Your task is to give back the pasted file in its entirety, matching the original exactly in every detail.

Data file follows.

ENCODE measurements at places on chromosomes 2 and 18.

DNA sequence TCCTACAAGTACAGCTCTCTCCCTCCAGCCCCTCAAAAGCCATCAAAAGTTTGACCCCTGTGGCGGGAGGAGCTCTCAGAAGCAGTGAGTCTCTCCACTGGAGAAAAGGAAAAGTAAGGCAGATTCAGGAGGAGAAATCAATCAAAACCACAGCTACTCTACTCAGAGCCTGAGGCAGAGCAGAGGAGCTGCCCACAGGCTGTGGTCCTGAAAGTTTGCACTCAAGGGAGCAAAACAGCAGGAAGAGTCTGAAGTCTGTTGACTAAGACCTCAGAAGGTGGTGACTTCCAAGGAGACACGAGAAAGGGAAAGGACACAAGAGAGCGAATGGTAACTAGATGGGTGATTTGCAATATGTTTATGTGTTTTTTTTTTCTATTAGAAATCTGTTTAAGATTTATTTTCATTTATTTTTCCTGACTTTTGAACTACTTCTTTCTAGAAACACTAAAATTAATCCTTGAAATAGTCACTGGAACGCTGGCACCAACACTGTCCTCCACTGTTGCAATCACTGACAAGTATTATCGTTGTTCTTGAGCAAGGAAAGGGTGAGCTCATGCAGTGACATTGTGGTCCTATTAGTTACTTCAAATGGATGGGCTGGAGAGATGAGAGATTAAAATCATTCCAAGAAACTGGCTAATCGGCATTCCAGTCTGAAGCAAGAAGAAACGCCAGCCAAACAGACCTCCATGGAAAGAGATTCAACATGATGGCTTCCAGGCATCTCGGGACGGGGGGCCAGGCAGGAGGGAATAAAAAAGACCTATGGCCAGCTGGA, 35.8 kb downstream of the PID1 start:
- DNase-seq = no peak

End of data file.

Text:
ENCODE measurements at places on chromosomes 2 and 18.

DNA sequence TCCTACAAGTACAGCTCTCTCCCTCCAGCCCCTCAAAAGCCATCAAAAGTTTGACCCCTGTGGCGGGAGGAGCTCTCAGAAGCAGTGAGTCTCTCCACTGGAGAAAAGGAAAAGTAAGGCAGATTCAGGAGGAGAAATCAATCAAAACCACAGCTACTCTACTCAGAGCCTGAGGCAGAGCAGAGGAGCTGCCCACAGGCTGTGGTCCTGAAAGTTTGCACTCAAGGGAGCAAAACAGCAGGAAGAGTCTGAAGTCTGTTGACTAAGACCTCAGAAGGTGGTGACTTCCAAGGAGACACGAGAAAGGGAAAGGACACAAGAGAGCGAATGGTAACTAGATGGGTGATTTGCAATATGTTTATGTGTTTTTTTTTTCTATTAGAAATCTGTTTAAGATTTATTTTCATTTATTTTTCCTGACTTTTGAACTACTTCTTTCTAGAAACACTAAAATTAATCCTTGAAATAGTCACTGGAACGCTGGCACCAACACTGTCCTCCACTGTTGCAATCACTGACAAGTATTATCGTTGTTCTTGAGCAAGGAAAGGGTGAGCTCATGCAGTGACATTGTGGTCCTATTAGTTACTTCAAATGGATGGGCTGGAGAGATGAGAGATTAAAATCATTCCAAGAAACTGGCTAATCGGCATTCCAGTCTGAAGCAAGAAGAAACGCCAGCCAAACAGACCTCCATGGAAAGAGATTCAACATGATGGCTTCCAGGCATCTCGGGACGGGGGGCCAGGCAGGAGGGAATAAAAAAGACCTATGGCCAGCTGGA, 35.8 kb downstream of the PID1 start:
- DNase-seq = no peak